Every year there are two major events celebrating important moments in the Cuban history with great fanfare. The first one coincides with the New Year’s Day, and it commemorates the triumph of the Cuban Revolution on 1 January 1959, when the Sierra Maestra guerillas arrived in Havana, forcing Batista to leave Cuba. The second event is celebrated on 26 July, the date on which Fidel and his fellow revolutionaries attacked the Moncada barracks in 1953, which marked the beginning of the Cuban Revolutionary movement. At the same time the annual “carnivals” in both Santiago and Havana are celebrated. Carnivals used to be celebrated long before the Revolution and are still very popular nowadays. Typically they imply song and dance parades, flashy costumes and a great feast.
The carnival of Santiago de Cuba is the largest and most famous carnival in Cuba, and, traditionally includes the country’s best orchestras, contagious rhythms, dancers dressed in colourful costumes and rivers of beer and rum. The mixture of different cultures fostered in Santiago is reflected in the richness of the music and dance styles, many of which, such as the Conga, Rumba, and Son (which later developed into the dance people call salsa today), originated from Santiago de Cuba.
Salsa, rumba, son and cha-cha-cha
Cuban musical varieties arise from the transcultural interplay between African slaves working on sugarcane plantations and Spanish & Canary settlers. There is a predominant influence of African rites and practices in Cuban traditional music. Polyrhythmic percussion, an inherent part of African music, and melodies inherited from popular European music styles brought to the island by the Spanish have created typical rhythmic fusions, today known as the son, the habanera, the danzón, the rumba, the bolero, the chachachá, the mambo, the guaracha, and newer variations on these themes, such as salsa, bachata and reggaeton. Salsa and other Cuban music have been immensely popular in other countries too. Their influence was extended to and contributed to the development of jazz, Argentinian tango and other world music.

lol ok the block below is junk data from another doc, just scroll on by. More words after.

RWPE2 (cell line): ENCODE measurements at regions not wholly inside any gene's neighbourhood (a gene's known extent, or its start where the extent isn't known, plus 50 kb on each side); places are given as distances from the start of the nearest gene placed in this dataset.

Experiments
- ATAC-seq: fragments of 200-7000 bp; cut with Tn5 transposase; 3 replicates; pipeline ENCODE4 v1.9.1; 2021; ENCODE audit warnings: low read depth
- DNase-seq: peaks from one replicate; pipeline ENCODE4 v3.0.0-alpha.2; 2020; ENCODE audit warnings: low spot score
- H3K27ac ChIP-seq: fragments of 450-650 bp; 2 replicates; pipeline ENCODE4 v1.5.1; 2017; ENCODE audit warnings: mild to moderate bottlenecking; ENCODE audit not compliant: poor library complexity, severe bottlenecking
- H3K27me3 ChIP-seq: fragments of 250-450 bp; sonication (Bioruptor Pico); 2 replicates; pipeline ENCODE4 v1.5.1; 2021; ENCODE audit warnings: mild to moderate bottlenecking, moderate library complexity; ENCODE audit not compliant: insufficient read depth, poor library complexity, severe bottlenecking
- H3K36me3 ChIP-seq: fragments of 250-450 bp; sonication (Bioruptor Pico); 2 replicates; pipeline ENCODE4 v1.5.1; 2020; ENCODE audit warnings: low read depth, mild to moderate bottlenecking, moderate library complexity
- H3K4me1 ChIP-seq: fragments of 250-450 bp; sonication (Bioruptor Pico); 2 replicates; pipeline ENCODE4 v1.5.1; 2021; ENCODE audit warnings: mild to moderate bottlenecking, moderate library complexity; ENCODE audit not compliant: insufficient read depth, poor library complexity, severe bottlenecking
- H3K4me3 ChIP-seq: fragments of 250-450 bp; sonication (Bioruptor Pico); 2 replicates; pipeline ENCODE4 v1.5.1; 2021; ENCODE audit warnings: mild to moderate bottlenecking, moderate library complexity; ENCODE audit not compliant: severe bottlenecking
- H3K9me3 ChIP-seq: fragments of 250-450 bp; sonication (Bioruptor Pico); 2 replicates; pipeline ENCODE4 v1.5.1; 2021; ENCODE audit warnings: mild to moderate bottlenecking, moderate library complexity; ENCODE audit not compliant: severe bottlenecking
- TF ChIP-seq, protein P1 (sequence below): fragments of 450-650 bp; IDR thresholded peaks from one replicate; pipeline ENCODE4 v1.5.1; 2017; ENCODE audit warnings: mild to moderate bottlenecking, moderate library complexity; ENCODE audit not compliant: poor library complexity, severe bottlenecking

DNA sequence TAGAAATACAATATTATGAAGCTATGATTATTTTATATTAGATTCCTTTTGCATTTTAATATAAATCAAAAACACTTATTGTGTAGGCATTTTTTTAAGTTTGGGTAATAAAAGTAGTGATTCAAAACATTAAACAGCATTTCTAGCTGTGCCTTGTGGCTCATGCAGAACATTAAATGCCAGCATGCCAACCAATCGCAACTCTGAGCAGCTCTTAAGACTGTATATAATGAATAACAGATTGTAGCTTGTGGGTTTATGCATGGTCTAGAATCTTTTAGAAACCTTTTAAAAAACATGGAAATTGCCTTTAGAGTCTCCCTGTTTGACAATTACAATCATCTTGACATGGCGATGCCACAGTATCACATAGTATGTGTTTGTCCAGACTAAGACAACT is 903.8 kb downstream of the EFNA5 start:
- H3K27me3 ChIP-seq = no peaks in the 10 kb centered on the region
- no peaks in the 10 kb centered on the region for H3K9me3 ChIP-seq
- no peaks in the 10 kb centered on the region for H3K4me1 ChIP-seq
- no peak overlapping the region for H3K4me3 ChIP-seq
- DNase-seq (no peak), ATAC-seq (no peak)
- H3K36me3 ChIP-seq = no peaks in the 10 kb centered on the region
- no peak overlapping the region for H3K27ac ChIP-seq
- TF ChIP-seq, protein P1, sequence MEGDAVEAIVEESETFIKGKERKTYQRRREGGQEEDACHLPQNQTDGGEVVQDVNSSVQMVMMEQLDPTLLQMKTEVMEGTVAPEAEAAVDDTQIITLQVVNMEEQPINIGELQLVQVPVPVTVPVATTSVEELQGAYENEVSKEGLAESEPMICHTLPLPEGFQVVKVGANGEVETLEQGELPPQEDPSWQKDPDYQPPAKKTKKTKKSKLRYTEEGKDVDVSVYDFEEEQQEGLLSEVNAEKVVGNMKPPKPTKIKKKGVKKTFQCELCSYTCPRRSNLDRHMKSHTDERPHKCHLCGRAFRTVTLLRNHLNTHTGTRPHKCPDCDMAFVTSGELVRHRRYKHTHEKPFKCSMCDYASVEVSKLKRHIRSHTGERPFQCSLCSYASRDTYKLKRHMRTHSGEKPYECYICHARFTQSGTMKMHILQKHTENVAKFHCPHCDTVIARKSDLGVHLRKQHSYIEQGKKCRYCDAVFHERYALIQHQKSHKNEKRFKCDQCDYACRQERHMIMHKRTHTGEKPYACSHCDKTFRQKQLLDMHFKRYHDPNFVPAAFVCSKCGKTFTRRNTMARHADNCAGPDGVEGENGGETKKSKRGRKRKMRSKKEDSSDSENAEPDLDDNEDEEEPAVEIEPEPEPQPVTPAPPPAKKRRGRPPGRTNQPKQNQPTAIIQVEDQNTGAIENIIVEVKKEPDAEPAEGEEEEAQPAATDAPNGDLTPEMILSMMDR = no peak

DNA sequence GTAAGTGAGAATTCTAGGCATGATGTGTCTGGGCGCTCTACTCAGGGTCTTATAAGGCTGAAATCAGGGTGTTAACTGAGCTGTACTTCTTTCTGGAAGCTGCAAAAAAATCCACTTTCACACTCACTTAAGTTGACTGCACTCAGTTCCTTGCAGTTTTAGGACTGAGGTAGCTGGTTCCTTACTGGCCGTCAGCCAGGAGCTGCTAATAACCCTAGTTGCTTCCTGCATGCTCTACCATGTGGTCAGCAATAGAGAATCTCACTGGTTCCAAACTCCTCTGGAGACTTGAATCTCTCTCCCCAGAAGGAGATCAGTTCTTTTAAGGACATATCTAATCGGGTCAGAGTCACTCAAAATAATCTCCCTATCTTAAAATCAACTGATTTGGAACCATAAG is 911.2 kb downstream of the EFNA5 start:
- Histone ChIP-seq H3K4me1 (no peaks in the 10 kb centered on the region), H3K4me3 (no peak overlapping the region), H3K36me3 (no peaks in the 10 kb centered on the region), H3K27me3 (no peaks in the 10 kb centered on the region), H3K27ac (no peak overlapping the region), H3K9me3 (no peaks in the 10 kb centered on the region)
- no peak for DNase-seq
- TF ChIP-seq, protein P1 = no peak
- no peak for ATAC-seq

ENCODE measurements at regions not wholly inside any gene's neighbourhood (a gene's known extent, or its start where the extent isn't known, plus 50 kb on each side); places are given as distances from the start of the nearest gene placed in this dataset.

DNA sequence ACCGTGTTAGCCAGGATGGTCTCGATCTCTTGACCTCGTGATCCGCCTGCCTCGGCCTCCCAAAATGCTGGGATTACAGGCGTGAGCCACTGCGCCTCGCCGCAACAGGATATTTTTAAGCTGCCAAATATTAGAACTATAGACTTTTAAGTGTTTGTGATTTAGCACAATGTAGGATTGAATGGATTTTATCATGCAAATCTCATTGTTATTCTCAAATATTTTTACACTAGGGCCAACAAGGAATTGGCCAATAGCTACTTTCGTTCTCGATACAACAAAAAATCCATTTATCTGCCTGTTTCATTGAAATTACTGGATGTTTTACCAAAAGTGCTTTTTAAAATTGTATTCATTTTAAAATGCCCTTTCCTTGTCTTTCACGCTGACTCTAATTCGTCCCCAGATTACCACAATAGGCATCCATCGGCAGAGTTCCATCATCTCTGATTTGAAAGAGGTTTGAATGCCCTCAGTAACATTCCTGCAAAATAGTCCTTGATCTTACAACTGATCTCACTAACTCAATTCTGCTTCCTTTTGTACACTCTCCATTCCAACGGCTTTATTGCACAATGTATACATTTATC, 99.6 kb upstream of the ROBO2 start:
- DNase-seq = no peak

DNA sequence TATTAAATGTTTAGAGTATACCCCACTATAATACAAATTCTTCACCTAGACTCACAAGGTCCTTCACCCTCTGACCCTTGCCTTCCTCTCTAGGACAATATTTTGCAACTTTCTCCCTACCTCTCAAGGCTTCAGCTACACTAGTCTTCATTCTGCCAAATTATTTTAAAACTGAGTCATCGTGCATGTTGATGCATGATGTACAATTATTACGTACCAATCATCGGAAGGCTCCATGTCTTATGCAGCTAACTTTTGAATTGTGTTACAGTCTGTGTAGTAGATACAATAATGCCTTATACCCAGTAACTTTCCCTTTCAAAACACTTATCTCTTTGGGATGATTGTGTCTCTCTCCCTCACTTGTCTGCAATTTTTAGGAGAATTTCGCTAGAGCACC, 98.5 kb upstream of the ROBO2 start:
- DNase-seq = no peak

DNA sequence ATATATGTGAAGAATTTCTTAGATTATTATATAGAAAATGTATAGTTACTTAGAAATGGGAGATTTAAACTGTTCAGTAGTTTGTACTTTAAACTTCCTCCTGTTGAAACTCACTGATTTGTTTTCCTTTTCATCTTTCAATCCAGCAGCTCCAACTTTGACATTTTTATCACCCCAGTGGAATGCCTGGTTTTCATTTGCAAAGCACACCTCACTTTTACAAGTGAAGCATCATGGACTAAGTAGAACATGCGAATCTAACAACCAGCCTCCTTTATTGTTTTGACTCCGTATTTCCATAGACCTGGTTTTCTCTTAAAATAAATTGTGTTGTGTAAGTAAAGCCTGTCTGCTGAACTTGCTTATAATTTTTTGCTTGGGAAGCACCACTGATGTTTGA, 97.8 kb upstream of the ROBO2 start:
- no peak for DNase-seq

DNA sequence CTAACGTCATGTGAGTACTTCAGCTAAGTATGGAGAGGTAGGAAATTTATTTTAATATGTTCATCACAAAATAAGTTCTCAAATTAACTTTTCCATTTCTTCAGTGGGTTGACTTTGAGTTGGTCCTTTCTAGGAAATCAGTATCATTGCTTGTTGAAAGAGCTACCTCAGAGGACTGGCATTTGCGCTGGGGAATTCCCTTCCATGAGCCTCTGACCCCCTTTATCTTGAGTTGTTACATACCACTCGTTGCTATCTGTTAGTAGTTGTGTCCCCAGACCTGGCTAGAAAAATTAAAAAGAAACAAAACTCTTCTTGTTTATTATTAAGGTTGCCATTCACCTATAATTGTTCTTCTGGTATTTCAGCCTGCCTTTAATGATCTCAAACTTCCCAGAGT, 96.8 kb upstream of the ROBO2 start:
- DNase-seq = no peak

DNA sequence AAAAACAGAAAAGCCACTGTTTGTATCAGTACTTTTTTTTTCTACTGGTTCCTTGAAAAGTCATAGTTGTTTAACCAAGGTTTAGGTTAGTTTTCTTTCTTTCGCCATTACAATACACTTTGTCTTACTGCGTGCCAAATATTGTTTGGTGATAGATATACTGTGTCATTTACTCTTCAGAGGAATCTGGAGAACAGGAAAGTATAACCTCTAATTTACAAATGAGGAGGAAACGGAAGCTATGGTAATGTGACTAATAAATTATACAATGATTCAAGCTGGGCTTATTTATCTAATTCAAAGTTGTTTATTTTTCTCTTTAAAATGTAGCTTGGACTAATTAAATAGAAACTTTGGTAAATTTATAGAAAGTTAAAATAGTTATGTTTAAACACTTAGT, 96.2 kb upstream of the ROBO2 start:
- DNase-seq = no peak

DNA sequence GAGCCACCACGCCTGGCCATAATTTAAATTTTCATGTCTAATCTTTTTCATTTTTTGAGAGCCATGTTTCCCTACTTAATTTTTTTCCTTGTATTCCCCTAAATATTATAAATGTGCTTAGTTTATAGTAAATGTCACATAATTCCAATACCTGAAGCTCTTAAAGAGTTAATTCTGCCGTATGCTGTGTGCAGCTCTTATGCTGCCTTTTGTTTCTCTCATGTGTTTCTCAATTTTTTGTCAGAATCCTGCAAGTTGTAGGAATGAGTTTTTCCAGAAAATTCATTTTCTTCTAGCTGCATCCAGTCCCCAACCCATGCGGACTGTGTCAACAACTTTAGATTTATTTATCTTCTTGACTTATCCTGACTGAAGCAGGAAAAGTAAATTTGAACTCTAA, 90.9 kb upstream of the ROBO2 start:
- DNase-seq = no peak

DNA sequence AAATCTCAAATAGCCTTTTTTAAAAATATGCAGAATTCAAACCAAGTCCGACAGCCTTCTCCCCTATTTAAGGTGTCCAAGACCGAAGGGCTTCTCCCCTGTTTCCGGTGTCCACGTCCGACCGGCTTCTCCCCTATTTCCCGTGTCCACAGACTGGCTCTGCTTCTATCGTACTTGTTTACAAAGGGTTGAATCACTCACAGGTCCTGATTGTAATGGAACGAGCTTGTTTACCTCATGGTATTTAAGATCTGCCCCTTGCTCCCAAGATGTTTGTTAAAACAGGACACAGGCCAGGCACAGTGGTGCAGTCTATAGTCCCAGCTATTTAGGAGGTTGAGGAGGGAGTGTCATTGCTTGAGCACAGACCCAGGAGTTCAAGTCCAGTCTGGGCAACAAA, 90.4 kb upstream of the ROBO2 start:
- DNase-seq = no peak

Baseball – the national sport
Like in many Caribbean and some of Central American countries, baseball is the most popular sport in Cuba. Introduced in the 19th century by American dockworkers residing in Havana, this game has played a significant role in Cuban independence from Spain: banned in 1895 by the Spanish, secret games funded José Martí’s revolt. Baseball became a symbol of freedom and egalitarianism to the Cuban people. Although the political system favoured amateur leagues over professional sport, and many of the best players in the Cuban national team have defected to the United States due to deteriorating economic conditions, no other sport receives such public attention on the national level.